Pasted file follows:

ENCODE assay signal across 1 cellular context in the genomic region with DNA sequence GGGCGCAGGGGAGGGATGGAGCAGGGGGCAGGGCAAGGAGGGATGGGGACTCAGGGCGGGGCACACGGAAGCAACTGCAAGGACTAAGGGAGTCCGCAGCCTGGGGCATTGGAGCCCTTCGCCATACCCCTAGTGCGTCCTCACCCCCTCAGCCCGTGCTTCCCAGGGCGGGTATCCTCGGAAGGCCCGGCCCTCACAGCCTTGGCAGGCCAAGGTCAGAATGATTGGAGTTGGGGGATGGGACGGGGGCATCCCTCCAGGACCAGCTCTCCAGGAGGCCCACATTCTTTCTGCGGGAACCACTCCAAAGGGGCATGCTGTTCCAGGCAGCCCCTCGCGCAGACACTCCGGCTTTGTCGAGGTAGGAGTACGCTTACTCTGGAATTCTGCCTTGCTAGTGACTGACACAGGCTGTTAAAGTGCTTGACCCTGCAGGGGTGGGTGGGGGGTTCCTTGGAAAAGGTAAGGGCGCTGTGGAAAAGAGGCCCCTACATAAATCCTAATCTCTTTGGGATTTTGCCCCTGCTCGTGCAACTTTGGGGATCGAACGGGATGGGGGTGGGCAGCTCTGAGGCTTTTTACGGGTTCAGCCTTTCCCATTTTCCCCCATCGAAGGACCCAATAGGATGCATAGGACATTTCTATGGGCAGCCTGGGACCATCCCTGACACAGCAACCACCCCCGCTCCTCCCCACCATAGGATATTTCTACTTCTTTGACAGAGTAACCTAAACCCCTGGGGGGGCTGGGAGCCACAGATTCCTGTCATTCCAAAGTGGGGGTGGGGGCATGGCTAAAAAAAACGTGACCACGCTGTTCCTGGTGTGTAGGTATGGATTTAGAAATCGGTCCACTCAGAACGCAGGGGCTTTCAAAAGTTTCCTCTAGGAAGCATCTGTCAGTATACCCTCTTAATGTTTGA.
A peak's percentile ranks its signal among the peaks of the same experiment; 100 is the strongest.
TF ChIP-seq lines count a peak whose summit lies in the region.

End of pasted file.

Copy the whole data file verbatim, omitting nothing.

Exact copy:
ENCODE assay signal across 1 cellular context in the genomic region with DNA sequence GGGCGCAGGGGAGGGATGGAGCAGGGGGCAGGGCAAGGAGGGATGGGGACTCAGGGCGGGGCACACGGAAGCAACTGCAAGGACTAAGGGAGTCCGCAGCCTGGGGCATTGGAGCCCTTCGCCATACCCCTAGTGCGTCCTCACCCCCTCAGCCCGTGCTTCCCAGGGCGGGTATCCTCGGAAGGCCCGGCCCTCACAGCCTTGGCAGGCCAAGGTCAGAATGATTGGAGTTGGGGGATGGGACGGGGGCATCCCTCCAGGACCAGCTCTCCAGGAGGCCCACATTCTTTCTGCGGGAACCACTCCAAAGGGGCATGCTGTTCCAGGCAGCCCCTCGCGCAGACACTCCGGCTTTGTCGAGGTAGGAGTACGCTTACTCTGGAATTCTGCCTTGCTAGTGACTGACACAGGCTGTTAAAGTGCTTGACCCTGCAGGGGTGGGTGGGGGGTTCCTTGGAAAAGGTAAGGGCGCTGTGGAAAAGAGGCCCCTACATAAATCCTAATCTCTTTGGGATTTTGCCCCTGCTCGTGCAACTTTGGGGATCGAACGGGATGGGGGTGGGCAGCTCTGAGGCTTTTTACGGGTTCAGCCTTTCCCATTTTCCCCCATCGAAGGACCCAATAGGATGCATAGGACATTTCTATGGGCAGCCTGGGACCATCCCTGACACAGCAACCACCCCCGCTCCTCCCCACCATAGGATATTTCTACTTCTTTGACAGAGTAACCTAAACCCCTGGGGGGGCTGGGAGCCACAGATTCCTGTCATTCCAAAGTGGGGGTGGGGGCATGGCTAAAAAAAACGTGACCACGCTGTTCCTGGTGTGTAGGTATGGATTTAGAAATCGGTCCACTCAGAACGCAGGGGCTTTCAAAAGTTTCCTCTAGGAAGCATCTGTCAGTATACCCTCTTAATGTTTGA.
A peak's percentile ranks its signal among the peaks of the same experiment; 100 is the strongest.
TF ChIP-seq lines count a peak whose summit lies in the region.